Still, what Nick most admires in Gatsby is his “heightened sensitivity to the promises of life” and Fitzgerald implies that this “extraordinary gift for hope” might be the essence of the American Dream.
This year marks the 200th anniversary of the birth of Walt Whitman, America’s most admired poet. Celebrations will be especially joyful around his birthday on May 31 and in New York City, whose citizens were often depicted in his poems. But the poetry many people now love won him notoriety before it won him fame.
Whitman’s life was interesting and varied. He was born in 1819 and grew up in and around Brooklyn, moving often as his family tried to make money from farming and real estate. His formal education ended when he was 11. He worked by turns in Manhattan and Brooklyn as a printer’s apprentice, a schoolteacher and a newspaper publisher, before resolving to become a writer.
Having had some success – a novel and newspaper pieces – he became chief editor of the Brooklyn Eagle, but lost this position when his opposition to the spread of slavery clashed with the views of the newspaper’s owner. Luckily, an opportunity arose to work on a newspaper in New Orleans. Whitman enjoyed this different culture, but never lost his horror of slave auctions.
On learning his brother George might have been injured during the Civil War, Whitman travelled to Washington DC and Fredericksburg, Virginia, to look for him. Fortunately, George’s wound was only superficial, but Whitman stayed on in Washington as a nurse, where he attended to sick, maimed and dying soldiers.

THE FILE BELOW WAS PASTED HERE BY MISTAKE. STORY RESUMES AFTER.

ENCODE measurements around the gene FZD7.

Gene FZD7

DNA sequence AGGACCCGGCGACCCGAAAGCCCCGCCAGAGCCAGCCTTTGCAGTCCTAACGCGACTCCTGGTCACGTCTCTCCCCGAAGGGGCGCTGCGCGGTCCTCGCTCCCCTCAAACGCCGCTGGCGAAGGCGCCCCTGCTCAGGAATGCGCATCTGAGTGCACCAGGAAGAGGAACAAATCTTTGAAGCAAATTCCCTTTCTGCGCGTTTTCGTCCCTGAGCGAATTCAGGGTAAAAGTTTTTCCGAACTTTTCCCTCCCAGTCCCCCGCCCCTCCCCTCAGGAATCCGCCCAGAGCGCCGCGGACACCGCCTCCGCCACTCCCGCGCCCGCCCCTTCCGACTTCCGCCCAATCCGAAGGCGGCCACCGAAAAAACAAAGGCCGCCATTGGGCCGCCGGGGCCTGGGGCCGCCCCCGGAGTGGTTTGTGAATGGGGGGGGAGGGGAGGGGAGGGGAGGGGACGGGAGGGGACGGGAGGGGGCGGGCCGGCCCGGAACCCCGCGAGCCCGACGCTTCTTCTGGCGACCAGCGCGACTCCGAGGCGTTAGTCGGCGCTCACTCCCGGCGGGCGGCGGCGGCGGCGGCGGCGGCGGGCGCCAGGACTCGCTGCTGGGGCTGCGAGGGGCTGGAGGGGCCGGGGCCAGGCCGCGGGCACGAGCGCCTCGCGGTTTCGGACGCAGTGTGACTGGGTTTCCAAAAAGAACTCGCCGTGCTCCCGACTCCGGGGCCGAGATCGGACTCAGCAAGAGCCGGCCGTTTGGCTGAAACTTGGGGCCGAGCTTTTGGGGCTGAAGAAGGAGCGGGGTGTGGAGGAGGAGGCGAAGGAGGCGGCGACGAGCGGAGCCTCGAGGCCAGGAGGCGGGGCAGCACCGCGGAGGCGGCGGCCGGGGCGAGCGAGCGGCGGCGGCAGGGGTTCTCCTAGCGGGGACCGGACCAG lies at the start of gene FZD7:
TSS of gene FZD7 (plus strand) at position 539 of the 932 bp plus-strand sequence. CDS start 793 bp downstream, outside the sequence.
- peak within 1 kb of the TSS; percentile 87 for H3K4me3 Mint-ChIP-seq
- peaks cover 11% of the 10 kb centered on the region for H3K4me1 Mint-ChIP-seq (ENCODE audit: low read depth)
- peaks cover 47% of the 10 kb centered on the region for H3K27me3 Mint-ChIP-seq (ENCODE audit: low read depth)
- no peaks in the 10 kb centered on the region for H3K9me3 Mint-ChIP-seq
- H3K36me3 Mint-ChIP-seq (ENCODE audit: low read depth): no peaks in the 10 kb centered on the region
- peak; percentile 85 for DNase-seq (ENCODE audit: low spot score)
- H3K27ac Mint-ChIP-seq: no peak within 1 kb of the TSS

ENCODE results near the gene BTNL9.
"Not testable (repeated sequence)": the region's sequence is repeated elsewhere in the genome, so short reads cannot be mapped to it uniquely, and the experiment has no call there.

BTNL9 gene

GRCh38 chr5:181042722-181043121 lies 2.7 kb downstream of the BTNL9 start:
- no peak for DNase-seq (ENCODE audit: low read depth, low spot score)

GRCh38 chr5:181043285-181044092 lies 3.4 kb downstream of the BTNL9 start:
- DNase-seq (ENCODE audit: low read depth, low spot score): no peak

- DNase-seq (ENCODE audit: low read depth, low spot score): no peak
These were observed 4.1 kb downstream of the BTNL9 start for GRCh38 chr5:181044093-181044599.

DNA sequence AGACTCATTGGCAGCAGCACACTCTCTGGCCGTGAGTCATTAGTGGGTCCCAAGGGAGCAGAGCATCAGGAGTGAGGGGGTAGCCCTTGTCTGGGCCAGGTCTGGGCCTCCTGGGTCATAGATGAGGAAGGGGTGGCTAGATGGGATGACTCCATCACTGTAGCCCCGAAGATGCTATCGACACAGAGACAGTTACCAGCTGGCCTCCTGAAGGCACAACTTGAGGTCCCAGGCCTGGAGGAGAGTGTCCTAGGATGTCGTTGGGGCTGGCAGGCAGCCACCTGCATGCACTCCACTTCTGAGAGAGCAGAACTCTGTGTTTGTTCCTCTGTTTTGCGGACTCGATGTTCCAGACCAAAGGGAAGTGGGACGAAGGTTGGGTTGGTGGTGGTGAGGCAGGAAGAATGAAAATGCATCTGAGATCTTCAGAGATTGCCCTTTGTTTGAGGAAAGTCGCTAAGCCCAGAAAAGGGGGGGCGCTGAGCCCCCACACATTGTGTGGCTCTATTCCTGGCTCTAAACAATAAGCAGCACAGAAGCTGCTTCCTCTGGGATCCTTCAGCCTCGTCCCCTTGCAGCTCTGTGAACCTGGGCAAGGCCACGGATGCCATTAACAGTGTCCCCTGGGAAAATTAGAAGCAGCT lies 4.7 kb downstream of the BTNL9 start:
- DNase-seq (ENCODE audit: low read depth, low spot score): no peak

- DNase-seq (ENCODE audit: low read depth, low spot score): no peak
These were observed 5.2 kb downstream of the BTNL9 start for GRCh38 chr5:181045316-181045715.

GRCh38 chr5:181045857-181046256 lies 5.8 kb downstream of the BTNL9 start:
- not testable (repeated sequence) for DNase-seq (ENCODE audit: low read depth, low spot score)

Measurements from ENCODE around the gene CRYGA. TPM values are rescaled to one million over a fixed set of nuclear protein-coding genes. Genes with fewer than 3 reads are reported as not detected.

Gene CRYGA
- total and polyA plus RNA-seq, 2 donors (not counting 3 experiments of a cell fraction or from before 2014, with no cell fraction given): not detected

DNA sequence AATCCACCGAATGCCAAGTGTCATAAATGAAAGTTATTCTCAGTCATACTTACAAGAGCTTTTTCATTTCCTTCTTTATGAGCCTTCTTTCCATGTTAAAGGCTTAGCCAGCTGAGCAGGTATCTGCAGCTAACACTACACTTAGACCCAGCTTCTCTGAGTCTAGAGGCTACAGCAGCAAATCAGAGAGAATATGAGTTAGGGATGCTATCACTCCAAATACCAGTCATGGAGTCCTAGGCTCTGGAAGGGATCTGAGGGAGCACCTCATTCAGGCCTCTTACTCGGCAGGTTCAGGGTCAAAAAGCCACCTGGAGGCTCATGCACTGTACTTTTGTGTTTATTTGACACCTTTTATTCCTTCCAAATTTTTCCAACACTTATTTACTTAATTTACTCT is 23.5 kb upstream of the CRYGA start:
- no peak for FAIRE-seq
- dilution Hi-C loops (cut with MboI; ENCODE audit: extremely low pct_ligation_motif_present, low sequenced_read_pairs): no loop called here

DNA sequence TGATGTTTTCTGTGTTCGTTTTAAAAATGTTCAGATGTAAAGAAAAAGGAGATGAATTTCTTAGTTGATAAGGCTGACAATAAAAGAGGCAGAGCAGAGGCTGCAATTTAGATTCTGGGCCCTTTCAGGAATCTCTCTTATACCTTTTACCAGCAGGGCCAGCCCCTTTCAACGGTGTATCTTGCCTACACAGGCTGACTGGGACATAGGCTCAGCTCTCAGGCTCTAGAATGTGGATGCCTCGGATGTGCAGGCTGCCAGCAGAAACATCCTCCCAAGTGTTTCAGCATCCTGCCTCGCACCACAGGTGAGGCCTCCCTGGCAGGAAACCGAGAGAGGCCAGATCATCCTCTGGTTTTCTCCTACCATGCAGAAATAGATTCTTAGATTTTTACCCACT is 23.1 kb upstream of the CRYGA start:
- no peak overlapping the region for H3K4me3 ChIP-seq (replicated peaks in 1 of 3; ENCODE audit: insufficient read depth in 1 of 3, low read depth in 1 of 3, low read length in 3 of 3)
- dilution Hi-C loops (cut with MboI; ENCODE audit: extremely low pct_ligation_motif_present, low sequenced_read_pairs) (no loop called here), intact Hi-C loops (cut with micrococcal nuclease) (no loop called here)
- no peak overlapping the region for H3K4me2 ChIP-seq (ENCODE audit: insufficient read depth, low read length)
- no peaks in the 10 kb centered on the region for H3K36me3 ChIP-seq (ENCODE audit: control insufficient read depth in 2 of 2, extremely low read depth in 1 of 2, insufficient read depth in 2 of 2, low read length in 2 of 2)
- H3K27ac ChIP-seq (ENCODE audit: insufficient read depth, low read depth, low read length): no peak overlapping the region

Working in field hospitals, Whitman’s health deteriorated, and at the age of 53 he suffered a stroke. Although he made a partial recovery, he was cared for by friends until he died almost 20 years later in March 1892. By then, he was admired for his writing in England, but the thousands who lined the streets in New Jersey for his funeral procession were probably more curious about his enormous tomb, which he had designed himself, than his writing.
We don’t know how or why Whitman began to invent his extraordinary poetry. In 1842 he listened to “The Poet”, a lecture in which philosopher Ralph Waldo Emerson called for a national bard who could write about the US in all its diversity. But Whitman’s daring originality seems more than a mere response to Emerson’s demands.
It is clear he thought of his book of poems, Leaves of Grass, as an experimental project. He took the opportunity of having the best compositors, the Rome brothers, typeset his poems, and he supervised the work closely, revising his poetry to fit the page. He even set about ten pages of the type himself.
The book’s long non-rhyming lines are reminiscent of bible verses. Each seems to correspond with a single breath or a single gesture. Words or phrases are often repeated at the beginning of a series of lines, building up a rhythmical pattern. However, Whitman is careful to break the pattern before it can become mere rhetoric. The reader is constantly being called to attention:
Smile O voluptuous cool-breath’d earth!
Earth of the slumbering and liquid trees!
Earth of departed sunset – earth of the mountains misty-topt!
Earth of the vitreous pour of the full moon just tinged with blue!
Earth of shine and dark mottling the tide of the river!